Two examples of the first type of distribution zone are shown in FIGS. 3a and 3b. In both, the distribution passages 21 are of the same length and have the same number of bends. As drawn, the bends are sharp, but they could be rounded to minimise the pressure drop they sustain. In both examples there is considerable variation in the distance between bends and some bends might effectively "disappear" during the drafting of the design or subsequent chemical etching. The soothing zone 22, with broad transverse passages, helps to eliminate the effect of such "imperfections".
The distribution zone shown in FIG. 3a is generally employed with a port 28 having an accessible edge 19 substantially parallel to the flow direction in the heat transfer zone 18. That of FIG. 3b is generally employed with a port 29 having an accessible edge 19 substantially perpendicular to the flow direction in the heat exchange zone 18.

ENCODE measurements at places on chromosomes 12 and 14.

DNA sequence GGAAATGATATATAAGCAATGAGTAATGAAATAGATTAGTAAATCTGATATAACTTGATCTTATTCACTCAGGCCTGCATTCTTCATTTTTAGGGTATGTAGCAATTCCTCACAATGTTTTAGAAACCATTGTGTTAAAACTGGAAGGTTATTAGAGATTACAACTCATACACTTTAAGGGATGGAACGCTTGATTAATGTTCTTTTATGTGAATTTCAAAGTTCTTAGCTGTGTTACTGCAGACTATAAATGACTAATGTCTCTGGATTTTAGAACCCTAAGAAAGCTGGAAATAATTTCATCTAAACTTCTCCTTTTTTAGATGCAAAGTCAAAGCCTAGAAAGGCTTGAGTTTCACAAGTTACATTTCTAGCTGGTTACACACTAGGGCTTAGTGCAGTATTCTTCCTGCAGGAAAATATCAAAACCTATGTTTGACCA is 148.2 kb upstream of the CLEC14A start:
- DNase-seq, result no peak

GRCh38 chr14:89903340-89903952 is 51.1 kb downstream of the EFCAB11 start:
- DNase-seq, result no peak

(2) In the second case, the distribution passages 21 are of significantly different length. Since the pressure drop resulting from wall friction along the length of the passages is generally a significant, if not a predominant, proportion of the total pressure drop, such passages will generally carry different flow rates of fluid, when the total pressure drops along them are substantially identical. Therefore, even flow is produced by structuring the passages 21 so that the spacing between the passages decreases (at the heat exchange zone ends of the passages) with increasing length of the passages.
Examples of the second type of distribution zone are shown in FIGS. 2, 4a and 4b. The distribution passages 21 in FIGS. 2 and 4a are formed as elliptical arcs, while those in FIG. 4b are formed as circular arcs joined by tangents. These particular shapes are adopted for computational and drafting convenience, and an infinite variety of alternatives exists. The distribution zone shown in FIG. 4a is employed when an accessible edge 19 of the port 28 is predominantly parallel to the fluid flow in the heat transfer zone, and that of FIG. 4b when an accessible edge 19 of the port 29 is perpendicular to the fluid flow in the heat exchange zone.